Most security measures taken in Lebanese public places don’t actually work, but they’re important nonetheless.
A fearless Lebanese journalist finally conducted an experiment I’ve been long speculating about: What if someone tried to drive a car that is full of explosives past security measures the government and large companies are implementing? Those antenna things were long discredited, and surely those little changes here and there can’t change much in the lethality of a potential attack by terrorists bent on causing mayhem. Sure enough, Radwan Mortada’s report was damning: Many of the measures taken don’t work in the least in detecting explosives, and the security experts who implemented them probably know that. Why are they still around? Why is this scam lasting so long?
After the terrorist attacks of September 11, Security expert Bruce Schneier’s has coined the term security theater to describe measures that are taken by authorities to give the people a false sense of security. Some measures (like increasing clear buffer areas in Spinneys) actually work, but most of what is being done today by malls and government agencies in Lebanon is security theatre. But is that really a bad thing? Our immediate reaction once we learn about the ineffectiveness of security measures is to cry foul and play the blaming game. But if we set our emotions aside and consider the facts, we will understand why the perception of security is almost as important as security itself.
First, two central and important facts:
- Despite how scary they are and how much people are talking about them, the odds of you dying of terrorist attacks are very, very low. You are much more likely to be killed in a car accident than in an explosion at your local mall.
- There is no security system that is air-tight. There are no measures that can 100% stop a determined man from killing a large amount of people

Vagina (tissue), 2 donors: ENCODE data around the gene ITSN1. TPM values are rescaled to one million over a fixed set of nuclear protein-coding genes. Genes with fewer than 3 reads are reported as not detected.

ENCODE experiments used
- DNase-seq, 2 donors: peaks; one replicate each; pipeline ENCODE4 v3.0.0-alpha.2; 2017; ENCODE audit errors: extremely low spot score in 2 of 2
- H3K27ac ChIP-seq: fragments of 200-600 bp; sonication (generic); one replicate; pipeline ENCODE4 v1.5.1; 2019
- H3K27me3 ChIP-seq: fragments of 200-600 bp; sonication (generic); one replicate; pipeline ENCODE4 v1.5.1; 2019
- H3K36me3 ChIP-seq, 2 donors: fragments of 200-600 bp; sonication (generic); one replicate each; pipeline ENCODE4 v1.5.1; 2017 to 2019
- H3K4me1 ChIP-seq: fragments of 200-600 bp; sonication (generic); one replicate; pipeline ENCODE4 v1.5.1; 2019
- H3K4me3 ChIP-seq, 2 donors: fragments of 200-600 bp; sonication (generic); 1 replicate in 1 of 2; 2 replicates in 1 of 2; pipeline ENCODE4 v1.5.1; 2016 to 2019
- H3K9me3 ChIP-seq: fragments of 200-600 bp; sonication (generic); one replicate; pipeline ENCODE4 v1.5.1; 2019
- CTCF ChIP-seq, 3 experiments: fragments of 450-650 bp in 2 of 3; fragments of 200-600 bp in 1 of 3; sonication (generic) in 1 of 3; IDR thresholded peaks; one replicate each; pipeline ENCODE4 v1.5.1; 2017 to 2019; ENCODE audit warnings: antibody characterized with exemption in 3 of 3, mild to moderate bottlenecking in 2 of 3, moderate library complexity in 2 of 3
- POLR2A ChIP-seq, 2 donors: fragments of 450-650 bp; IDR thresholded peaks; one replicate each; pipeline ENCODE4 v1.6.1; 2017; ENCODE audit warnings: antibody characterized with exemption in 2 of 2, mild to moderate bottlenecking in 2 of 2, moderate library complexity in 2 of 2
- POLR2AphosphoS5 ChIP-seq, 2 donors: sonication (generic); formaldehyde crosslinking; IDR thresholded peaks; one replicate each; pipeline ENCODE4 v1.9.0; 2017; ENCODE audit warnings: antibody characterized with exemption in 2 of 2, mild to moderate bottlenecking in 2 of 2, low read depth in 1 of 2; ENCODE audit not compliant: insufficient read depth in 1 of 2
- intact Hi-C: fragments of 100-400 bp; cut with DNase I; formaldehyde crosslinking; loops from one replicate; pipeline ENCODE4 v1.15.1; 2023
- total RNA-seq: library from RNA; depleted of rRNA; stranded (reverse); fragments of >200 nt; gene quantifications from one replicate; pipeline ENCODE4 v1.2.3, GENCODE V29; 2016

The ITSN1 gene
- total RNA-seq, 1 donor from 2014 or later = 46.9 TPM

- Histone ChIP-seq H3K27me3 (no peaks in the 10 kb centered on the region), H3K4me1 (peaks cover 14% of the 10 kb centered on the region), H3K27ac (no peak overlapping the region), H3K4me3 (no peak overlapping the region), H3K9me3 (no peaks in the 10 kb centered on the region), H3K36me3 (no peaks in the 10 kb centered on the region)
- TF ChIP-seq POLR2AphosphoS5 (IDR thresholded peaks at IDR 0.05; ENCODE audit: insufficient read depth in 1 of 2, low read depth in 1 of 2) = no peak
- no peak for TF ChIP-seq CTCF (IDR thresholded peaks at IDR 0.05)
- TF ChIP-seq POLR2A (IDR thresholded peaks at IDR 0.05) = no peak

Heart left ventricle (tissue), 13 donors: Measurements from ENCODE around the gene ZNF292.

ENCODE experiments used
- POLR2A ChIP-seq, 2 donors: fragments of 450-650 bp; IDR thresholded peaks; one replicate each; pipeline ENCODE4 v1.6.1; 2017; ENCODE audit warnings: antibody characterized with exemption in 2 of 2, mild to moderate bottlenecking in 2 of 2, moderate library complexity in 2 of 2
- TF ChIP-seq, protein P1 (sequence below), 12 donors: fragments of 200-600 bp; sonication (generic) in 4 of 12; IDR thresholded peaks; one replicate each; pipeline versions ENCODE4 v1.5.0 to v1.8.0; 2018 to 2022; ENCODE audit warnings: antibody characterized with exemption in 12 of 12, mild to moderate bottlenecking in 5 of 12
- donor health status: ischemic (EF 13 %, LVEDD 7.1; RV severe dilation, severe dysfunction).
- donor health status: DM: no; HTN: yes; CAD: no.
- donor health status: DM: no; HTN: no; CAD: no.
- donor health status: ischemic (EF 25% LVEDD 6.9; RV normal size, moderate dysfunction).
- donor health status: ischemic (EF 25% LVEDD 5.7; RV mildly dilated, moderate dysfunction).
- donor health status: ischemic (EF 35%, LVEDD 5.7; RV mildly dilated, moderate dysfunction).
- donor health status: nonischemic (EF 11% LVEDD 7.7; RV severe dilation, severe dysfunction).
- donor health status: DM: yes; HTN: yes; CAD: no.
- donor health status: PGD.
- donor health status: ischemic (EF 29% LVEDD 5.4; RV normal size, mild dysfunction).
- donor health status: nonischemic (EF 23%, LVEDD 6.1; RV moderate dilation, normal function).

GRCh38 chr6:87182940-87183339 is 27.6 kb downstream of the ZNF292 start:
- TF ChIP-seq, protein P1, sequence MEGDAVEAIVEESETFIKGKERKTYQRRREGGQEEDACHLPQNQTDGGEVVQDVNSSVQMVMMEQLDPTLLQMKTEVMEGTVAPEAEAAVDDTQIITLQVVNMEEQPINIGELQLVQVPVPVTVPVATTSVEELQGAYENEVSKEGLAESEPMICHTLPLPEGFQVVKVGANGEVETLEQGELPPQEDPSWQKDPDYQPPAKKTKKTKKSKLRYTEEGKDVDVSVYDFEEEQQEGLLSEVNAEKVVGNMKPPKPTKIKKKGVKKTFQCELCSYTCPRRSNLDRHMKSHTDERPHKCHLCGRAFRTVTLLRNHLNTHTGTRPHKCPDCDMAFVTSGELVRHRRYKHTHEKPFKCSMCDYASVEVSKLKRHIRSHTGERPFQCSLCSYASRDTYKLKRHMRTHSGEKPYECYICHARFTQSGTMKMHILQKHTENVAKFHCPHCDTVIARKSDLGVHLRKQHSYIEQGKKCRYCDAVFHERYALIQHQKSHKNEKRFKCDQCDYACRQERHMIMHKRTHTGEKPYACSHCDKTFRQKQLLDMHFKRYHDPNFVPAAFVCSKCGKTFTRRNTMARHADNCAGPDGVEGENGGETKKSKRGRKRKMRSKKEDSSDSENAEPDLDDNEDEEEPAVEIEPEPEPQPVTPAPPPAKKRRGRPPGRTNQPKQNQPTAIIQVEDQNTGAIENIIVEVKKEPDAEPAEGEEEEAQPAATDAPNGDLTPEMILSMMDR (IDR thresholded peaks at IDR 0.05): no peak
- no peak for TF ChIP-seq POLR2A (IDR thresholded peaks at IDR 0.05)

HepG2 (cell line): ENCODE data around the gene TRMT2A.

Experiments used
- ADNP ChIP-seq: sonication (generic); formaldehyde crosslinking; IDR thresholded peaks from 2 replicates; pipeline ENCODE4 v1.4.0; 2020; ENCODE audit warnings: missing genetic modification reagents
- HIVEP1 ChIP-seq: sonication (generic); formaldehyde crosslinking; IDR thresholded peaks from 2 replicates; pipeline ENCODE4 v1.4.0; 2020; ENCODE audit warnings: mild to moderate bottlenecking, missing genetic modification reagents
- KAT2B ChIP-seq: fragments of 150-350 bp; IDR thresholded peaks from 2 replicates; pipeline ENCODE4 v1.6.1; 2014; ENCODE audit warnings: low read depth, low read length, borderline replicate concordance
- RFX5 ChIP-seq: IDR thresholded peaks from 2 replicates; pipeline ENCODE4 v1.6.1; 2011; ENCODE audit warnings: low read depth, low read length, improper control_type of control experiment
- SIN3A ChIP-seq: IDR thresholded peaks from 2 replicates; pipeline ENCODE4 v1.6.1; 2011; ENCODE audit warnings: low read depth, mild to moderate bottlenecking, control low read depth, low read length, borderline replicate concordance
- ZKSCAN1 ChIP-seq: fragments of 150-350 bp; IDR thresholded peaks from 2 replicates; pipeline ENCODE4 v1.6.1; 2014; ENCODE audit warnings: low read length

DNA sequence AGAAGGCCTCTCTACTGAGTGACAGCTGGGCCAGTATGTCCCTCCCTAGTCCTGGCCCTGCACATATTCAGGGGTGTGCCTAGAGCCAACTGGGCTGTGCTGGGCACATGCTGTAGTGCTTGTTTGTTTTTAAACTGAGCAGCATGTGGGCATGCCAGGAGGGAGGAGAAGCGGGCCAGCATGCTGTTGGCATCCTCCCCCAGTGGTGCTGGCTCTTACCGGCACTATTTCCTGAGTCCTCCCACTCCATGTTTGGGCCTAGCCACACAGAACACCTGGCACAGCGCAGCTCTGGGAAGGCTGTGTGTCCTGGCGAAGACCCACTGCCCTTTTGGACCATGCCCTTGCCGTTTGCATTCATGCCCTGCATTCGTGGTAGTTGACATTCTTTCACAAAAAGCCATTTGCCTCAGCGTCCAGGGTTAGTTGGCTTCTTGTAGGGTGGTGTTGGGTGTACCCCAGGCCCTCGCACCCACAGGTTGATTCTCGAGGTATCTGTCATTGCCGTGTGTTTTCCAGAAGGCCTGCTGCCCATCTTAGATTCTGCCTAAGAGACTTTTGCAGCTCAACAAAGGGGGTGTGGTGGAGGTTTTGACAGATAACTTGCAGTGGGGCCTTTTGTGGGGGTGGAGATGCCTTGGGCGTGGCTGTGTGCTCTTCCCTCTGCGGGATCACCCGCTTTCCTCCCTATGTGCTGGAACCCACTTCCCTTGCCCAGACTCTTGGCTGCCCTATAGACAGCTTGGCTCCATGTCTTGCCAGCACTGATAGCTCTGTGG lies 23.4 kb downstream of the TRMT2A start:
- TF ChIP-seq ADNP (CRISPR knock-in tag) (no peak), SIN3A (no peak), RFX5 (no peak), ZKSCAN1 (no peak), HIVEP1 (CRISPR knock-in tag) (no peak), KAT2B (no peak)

Once you really understand the facts above, and understand populations’ tendency for unconstructive panic, you’ll understand why security theater is important for people to be able to live normal lives. People who believe that security is being taken care of –even if it’s an illusion– will behave more rationally and more in line with their actual odds of being hurt by terrorist attacks. Even Scheiner himself, the man who invented the term “security theater”, came around to seeing its value: “delivering the perception of improved security may be a practical job requirement [for security professionals]” he admitted.
Wherever you look in Lebanon, you see security theater. Sometimes you don’t even recognize that it’s security theatre. The day after the explosions in Tripoli, many army tanks roamed the streets of the capital of the north and made a thundering background noise heard all across the place. The tanks were not meant to increase security (how can rolling tanks discover booby-trapped cars?), but they achieved their objective perfectly: They soothed the frayed nerves of scared and wary citizens.